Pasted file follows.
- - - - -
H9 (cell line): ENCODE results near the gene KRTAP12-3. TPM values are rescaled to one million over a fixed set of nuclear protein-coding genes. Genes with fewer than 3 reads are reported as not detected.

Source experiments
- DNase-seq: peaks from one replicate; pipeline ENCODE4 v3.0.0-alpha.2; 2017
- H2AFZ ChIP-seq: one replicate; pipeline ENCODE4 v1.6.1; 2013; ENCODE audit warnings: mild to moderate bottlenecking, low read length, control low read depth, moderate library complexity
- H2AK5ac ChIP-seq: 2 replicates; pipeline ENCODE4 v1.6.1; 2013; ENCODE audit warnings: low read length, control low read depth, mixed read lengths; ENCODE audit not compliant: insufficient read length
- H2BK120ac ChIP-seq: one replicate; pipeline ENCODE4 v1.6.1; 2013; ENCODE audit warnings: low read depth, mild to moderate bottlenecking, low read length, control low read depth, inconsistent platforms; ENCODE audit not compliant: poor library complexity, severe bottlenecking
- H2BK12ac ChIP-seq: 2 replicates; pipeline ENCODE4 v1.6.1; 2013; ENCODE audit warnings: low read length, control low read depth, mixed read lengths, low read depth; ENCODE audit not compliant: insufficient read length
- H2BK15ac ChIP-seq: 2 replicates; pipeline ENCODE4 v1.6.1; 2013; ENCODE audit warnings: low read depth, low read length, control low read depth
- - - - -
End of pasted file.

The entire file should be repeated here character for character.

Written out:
H9 (cell line): ENCODE results near the gene KRTAP12-3. TPM values are rescaled to one million over a fixed set of nuclear protein-coding genes. Genes with fewer than 3 reads are reported as not detected.

Source experiments
- DNase-seq: peaks from one replicate; pipeline ENCODE4 v3.0.0-alpha.2; 2017
- H2AFZ ChIP-seq: one replicate; pipeline ENCODE4 v1.6.1; 2013; ENCODE audit warnings: mild to moderate bottlenecking, low read length, control low read depth, moderate library complexity
- H2AK5ac ChIP-seq: 2 replicates; pipeline ENCODE4 v1.6.1; 2013; ENCODE audit warnings: low read length, control low read depth, mixed read lengths; ENCODE audit not compliant: insufficient read length
- H2BK120ac ChIP-seq: one replicate; pipeline ENCODE4 v1.6.1; 2013; ENCODE audit warnings: low read depth, mild to moderate bottlenecking, low read length, control low read depth, inconsistent platforms; ENCODE audit not compliant: poor library complexity, severe bottlenecking
- H2BK12ac ChIP-seq: 2 replicates; pipeline ENCODE4 v1.6.1; 2013; ENCODE audit warnings: low read length, control low read depth, mixed read lengths, low read depth; ENCODE audit not compliant: insufficient read length
- H2BK15ac ChIP-seq: 2 replicates; pipeline ENCODE4 v1.6.1; 2013; ENCODE audit warnings: low read depth, low read length, control low read depth